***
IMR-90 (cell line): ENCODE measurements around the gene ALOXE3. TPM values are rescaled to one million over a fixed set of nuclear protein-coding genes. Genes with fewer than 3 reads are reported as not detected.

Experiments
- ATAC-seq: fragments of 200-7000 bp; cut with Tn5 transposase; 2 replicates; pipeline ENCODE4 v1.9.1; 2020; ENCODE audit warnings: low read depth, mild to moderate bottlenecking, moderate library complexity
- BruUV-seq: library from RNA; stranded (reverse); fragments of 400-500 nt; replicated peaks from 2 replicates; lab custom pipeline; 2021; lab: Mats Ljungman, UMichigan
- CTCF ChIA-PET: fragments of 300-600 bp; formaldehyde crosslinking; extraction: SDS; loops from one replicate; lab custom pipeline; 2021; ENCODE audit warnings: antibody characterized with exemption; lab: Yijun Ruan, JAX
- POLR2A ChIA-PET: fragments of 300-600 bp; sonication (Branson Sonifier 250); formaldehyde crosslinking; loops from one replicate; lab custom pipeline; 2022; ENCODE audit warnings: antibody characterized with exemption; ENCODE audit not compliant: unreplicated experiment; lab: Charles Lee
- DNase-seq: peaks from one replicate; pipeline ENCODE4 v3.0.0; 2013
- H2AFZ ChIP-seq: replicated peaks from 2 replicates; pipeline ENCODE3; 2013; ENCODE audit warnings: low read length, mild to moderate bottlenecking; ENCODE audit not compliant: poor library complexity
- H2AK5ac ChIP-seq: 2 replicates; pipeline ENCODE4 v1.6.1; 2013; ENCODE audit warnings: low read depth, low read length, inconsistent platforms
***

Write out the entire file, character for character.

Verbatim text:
IMR-90 (cell line): ENCODE measurements around the gene ALOXE3. TPM values are rescaled to one million over a fixed set of nuclear protein-coding genes. Genes with fewer than 3 reads are reported as not detected.

Experiments
- ATAC-seq: fragments of 200-7000 bp; cut with Tn5 transposase; 2 replicates; pipeline ENCODE4 v1.9.1; 2020; ENCODE audit warnings: low read depth, mild to moderate bottlenecking, moderate library complexity
- BruUV-seq: library from RNA; stranded (reverse); fragments of 400-500 nt; replicated peaks from 2 replicates; lab custom pipeline; 2021; lab: Mats Ljungman, UMichigan
- CTCF ChIA-PET: fragments of 300-600 bp; formaldehyde crosslinking; extraction: SDS; loops from one replicate; lab custom pipeline; 2021; ENCODE audit warnings: antibody characterized with exemption; lab: Yijun Ruan, JAX
- POLR2A ChIA-PET: fragments of 300-600 bp; sonication (Branson Sonifier 250); formaldehyde crosslinking; loops from one replicate; lab custom pipeline; 2022; ENCODE audit warnings: antibody characterized with exemption; ENCODE audit not compliant: unreplicated experiment; lab: Charles Lee
- DNase-seq: peaks from one replicate; pipeline ENCODE4 v3.0.0; 2013
- H2AFZ ChIP-seq: replicated peaks from 2 replicates; pipeline ENCODE3; 2013; ENCODE audit warnings: low read length, mild to moderate bottlenecking; ENCODE audit not compliant: poor library complexity
- H2AK5ac ChIP-seq: 2 replicates; pipeline ENCODE4 v1.6.1; 2013; ENCODE audit warnings: low read depth, low read length, inconsistent platforms